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Generator Matrix Example

Posted by Sreejith Hrishikesan ~ on ~ 0 comments

Construct a generator matrix and write all the code words of a (6, 3) LBC.


Solution: Following the rules given above, we first construct G as given below. From definition, we have. From definition, we have
                                               
                                      [G]k × n = [ I ]k × k [P] k × n ‒ k                                     (1.5)

We now construct G based on Eq. (1.5) and the rules given above and the result is shown in Eq. (1.6). In Eq. (1.6), we first construct the 3×3 I matrix. As shown in Eq. (1.6), all the diagonal elements of I are 1s; all of the rest are 0s.
After constructing I, we proceed to form the P (parity) matrix as a k × (nk) = 3 × 3 matrix. In this matrix, no column must have a single-1 entry and no column must have all-0 entries. Obeying this rule, we have as the first-column elements of P the set of numbers 110. For the second column, we have chosen 101, and for the third column, we have 111.  Equation (1.6) gives [P].

Now, we combine Eqs. (1.6) and (1.7) as shown in Eq. (1.8) to yield the desired matrix G.

With k = 3, the data vectors are the binary numbers from 000 to 111. Of these, it is quite common to avoid the combination of 000. The rest of the data vectors will give finite code words by the multiplication of D and G as per the rules of Eq. (1.1). Designating data vectors D1 = 001, D2 = 010, and so on, we now compute code vectors C1, C2, and C7. Let us first determine the code word corresponding to the data vector D1 = 001. For this, we write Eq. (1.9) as given below:

[C1] = [D1][G
We perform matrix multiplications as a row × column operation and then add the resulting bits using modulo-2 addition. It may be remembered that since the fist 3 elements in the G matrix are the identity elements, and hence the  multiplication of [D] × [I] = [D] itself. So in all these cases, we only need to perform the [D] × [P] operation. Thus, we get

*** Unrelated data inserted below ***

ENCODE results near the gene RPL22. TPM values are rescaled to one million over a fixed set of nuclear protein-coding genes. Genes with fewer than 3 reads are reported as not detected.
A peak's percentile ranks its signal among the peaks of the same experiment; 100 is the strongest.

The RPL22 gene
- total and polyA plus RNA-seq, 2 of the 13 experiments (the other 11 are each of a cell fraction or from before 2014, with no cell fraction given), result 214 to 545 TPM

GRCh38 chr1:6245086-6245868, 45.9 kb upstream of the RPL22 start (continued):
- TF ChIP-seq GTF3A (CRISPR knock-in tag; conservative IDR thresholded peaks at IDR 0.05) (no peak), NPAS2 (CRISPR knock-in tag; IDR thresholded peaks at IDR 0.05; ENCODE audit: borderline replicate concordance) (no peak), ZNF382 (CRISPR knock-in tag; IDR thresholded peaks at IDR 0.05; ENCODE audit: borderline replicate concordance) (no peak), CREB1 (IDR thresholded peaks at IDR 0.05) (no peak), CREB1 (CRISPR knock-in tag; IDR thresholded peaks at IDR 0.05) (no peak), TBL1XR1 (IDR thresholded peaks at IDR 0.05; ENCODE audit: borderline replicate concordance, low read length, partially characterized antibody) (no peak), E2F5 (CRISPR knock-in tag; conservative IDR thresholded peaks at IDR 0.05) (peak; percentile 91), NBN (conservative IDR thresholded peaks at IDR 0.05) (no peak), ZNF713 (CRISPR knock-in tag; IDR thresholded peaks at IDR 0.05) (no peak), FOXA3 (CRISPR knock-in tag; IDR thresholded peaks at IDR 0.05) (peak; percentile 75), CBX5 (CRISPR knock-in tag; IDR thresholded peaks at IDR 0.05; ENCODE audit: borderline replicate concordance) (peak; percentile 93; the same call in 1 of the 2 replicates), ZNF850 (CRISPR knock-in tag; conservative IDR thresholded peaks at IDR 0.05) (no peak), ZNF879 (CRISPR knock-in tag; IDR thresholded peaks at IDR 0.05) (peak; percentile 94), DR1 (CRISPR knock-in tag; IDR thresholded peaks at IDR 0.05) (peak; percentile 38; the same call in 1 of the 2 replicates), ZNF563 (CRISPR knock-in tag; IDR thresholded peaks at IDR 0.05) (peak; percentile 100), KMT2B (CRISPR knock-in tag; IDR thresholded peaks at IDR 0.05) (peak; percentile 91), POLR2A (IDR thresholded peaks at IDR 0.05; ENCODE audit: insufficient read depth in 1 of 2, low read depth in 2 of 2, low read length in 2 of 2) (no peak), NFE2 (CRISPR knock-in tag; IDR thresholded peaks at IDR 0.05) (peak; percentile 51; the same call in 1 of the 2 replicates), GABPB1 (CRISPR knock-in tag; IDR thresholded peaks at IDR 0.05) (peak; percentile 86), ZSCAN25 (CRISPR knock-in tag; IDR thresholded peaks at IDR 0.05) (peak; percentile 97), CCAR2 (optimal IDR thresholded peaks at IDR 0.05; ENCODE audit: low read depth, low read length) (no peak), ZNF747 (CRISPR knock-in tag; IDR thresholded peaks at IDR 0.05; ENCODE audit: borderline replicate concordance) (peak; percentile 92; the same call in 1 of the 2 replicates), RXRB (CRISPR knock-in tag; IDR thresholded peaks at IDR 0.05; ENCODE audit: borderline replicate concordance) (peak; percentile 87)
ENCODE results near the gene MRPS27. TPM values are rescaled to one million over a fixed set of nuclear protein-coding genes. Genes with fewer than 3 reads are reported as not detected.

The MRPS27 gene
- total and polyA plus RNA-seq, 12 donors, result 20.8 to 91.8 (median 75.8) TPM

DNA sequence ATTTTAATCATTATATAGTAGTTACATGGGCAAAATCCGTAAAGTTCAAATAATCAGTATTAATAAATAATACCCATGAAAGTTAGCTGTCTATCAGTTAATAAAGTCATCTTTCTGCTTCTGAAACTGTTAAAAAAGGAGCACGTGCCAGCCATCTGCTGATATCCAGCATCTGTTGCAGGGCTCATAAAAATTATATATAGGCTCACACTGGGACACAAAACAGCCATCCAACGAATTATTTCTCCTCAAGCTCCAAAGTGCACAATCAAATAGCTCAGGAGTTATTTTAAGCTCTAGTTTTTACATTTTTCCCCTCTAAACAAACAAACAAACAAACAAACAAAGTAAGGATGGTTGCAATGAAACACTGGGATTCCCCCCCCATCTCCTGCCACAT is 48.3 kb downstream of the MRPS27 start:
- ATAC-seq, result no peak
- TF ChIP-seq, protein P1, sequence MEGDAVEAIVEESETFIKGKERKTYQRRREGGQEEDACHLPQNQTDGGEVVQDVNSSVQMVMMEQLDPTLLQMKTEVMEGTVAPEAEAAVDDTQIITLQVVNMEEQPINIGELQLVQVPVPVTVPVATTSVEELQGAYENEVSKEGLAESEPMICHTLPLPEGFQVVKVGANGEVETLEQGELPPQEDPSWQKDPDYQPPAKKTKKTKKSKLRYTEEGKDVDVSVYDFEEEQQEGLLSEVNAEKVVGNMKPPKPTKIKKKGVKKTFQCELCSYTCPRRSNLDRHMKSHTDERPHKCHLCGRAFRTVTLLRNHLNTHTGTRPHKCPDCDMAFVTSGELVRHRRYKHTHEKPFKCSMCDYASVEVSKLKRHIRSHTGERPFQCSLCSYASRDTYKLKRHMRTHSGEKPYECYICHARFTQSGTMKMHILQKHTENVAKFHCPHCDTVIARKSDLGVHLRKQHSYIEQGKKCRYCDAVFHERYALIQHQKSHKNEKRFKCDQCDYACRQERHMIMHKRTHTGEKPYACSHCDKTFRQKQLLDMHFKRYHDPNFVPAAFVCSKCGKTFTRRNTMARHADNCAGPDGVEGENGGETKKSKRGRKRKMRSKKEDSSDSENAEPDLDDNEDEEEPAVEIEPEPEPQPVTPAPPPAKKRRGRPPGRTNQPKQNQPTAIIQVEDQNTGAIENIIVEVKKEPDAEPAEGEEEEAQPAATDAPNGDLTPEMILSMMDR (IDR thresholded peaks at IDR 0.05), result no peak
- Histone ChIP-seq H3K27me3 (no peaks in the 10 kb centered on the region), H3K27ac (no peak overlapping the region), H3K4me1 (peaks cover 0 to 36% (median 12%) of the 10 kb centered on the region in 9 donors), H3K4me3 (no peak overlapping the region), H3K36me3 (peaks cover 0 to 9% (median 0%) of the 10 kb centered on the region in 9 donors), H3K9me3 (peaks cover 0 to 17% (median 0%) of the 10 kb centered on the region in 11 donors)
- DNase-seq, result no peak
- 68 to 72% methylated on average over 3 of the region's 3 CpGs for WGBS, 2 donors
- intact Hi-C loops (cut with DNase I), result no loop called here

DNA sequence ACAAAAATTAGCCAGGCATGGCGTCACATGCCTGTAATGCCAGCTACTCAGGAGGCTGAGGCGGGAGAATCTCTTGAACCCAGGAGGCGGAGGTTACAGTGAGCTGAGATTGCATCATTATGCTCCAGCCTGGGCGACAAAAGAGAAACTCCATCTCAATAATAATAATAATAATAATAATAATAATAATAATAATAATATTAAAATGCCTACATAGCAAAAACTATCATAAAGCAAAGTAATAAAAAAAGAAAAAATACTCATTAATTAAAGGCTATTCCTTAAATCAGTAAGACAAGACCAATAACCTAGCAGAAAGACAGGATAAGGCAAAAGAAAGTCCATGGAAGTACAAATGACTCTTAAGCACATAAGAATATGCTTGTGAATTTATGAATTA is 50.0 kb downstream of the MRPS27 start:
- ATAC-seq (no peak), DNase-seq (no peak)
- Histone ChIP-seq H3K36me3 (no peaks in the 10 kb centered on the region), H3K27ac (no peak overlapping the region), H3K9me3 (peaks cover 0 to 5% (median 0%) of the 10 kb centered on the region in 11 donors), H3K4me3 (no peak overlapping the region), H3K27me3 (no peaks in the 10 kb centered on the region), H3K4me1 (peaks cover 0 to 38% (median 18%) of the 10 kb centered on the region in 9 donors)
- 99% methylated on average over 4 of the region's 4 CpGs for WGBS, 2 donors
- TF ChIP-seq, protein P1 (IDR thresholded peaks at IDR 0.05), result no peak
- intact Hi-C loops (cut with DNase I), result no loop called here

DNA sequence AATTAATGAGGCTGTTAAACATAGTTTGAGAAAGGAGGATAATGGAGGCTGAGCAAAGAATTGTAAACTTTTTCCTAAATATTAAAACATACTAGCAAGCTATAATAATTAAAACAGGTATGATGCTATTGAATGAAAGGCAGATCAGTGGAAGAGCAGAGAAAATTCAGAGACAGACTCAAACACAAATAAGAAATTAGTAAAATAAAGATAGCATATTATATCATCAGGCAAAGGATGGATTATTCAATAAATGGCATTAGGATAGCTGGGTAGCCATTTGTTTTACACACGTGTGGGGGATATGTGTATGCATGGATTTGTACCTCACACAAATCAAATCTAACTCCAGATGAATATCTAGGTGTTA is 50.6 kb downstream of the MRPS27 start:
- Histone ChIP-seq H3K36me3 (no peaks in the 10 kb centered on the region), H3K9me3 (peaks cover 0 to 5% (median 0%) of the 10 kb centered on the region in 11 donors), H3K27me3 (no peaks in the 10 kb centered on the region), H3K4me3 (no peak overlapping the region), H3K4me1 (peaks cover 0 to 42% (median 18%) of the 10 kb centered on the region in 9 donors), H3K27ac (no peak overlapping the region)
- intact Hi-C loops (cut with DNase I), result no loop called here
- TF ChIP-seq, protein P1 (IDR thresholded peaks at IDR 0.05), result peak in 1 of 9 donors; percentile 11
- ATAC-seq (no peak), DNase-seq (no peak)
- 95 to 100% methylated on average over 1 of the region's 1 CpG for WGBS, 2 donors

In the computation shown above, symbol  represents modulo-2 addition. As shown in Eq. (1.10), modulo-2 addition yields the bits 0, 1, and 1, which are the parity bits. The resulting code word C1 is shown in the combined form using bold fonts as 001011. In a similar way, we find code vector C2:
We now perform the computation of [C7] = [D7][G]. Thus
We notice that parity bits in code vectors C1, C2 and C7 are, respectively, 011, 101, and 001. We also notice that parity word 011 is always associated with data word 001. Similarly, parity word 101 is always associated with 010, and 001 is always associated with 111. We thus find that to each of the data word, a unique set of parity bits are added and, as stated earlier, it is this uniqueness that helps in the recovery of original data from noise-corrupted data.    It may be noted that code vectors C3 to C7 can be similarly determined by using the respective data vectors and the G matrix. The reader is advised to determine these code vectors.



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Dr. B Somanathan Nair, one of the top engineering text author of India. He was born on September 1, 1950 in Kerala, India. In 1971, he obta...

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